Tips for Evaluating Internships from The Career Center and The Carlson Center

Internships provide you with an opportunity to explore interests, occupations and work environments; apply classroom knowledge; learn new skills; make contacts; expand your resume and much more! They’re an important part of your college experience, and the Career Center is here to help you evaluate opportunities and think about what will be best for your needs, interests and future.


Is it truly an internship, or is it actually a part-time job? And what’s the difference?

Generally, internships have the following characteristics – which usually make them distinct from part-time jobs:

 Provides meaningful, career-related work that extends the student’s learning beyond the classroom.

 Is carefully monitored by a site supervisor to ensure there is ongoing communication and learning takes place between the two parties.

 Involves “intentional learning” with specific goals and objectives that support the student’s academic and career interests.

 Allows for sufficient time for the student to actively reflect on his/her experiences.


For example, although a clerical job (like a Receptionist or Administrative Assistant) or a job as a sales clerk may provide you with valuable experience, and money to support your school-related expenses, it does not provide experience that extends your learning beyond the classroom or involve ‘intentional learning’ to support academic and career interests. As such, it would be an appropriate part-time job but NOT an appropriate internship.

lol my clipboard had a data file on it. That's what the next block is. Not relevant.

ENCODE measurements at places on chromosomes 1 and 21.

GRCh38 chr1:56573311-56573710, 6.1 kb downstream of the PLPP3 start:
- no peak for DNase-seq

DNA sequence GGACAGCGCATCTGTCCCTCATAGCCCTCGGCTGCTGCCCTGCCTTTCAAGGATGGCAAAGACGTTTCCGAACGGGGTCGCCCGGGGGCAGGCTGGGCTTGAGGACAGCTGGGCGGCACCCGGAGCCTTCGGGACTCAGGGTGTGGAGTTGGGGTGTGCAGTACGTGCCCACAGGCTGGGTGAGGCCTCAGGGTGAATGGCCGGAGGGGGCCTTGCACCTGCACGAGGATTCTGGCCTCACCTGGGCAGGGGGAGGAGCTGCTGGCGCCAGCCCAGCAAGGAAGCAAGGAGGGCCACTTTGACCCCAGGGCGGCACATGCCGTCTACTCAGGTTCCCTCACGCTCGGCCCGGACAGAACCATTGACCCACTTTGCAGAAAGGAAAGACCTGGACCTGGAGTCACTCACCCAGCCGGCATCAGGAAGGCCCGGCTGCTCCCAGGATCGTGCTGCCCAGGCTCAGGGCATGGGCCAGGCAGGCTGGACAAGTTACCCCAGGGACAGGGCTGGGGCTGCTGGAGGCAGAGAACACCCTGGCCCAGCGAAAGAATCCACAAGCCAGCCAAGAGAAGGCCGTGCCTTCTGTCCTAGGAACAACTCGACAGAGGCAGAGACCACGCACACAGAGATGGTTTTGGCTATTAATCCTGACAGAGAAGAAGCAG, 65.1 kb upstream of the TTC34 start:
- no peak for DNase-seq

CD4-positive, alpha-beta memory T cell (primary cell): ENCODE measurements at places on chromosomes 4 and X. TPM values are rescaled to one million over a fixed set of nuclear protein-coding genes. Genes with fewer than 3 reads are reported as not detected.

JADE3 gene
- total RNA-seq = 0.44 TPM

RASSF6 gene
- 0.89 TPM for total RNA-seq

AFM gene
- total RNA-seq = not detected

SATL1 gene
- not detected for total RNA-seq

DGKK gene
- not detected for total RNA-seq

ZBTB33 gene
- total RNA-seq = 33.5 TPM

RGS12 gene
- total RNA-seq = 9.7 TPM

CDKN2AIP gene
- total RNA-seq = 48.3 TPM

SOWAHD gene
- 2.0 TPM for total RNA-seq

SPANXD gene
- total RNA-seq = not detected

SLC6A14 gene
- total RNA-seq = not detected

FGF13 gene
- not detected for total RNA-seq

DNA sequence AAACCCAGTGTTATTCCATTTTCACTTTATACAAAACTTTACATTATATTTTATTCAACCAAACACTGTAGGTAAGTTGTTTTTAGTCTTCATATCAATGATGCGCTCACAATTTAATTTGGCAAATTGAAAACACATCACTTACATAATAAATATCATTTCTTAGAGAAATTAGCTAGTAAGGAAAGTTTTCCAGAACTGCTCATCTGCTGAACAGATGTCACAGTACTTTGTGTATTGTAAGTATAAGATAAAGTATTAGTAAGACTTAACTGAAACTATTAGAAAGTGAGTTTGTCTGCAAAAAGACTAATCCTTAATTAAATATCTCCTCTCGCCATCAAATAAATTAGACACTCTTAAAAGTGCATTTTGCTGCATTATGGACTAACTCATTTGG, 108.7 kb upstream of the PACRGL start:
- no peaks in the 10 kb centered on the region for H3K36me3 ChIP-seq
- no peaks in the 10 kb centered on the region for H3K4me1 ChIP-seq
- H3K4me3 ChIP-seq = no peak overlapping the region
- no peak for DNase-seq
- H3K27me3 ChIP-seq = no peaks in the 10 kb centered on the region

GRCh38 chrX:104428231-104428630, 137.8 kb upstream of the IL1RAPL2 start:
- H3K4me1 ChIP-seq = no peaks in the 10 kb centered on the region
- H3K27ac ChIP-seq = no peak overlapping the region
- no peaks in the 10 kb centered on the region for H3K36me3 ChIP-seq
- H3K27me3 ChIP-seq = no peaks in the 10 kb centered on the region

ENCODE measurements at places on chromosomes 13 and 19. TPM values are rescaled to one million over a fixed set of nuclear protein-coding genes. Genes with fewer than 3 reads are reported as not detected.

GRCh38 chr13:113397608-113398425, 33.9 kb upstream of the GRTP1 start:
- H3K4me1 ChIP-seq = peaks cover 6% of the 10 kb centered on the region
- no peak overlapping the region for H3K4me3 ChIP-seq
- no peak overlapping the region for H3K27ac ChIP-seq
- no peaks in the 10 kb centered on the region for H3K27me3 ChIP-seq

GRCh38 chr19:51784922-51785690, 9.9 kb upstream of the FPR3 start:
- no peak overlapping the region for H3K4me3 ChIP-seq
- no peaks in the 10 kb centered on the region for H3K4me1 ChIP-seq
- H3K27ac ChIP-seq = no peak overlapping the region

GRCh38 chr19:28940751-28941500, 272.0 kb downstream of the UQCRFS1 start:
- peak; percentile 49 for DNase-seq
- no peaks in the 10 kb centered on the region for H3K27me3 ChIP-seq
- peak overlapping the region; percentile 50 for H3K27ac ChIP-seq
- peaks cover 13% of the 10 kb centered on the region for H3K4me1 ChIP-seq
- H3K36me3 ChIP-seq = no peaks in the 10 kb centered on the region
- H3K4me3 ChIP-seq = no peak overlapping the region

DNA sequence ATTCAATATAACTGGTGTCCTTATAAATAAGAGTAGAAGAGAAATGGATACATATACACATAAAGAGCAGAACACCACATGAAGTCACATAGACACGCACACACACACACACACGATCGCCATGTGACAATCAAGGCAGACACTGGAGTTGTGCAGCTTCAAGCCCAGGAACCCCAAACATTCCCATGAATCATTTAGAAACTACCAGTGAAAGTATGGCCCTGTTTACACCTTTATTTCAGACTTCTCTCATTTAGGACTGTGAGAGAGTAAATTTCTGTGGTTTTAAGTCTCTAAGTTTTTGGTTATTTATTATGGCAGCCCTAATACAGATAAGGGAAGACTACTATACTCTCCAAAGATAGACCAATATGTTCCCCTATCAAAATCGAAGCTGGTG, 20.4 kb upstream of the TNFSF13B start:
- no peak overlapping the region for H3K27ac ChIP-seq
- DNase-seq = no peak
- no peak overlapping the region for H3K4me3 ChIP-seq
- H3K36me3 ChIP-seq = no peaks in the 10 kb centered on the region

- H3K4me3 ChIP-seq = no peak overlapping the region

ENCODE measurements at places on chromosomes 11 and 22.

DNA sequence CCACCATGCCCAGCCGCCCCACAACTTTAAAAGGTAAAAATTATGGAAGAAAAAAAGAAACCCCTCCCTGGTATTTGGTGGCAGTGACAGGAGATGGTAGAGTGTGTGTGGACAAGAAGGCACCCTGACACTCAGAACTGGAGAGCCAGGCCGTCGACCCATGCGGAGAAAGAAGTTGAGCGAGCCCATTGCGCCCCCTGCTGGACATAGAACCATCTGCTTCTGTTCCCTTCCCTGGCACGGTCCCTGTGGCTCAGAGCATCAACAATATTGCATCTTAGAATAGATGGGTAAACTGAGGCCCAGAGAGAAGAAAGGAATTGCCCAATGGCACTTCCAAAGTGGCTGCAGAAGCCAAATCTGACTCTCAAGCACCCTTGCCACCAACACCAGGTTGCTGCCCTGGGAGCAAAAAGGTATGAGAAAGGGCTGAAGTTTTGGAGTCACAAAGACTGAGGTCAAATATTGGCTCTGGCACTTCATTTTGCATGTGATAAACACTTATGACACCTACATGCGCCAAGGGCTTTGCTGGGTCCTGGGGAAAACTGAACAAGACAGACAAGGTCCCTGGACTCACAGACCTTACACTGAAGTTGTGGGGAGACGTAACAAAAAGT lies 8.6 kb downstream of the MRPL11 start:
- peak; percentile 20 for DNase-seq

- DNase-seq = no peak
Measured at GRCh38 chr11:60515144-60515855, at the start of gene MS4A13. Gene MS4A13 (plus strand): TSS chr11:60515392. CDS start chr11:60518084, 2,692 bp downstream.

“Is this too good to be true?” Or “Something doesn’t seem quite right” …. Scam internship postings 

We encourage you to carefully review internship opportunities – regardless of the portal/resource through which you find them – before submitting your application materials, particularly those including any sensitive material. As the saying goes – if something seems too good to be true, it usually is.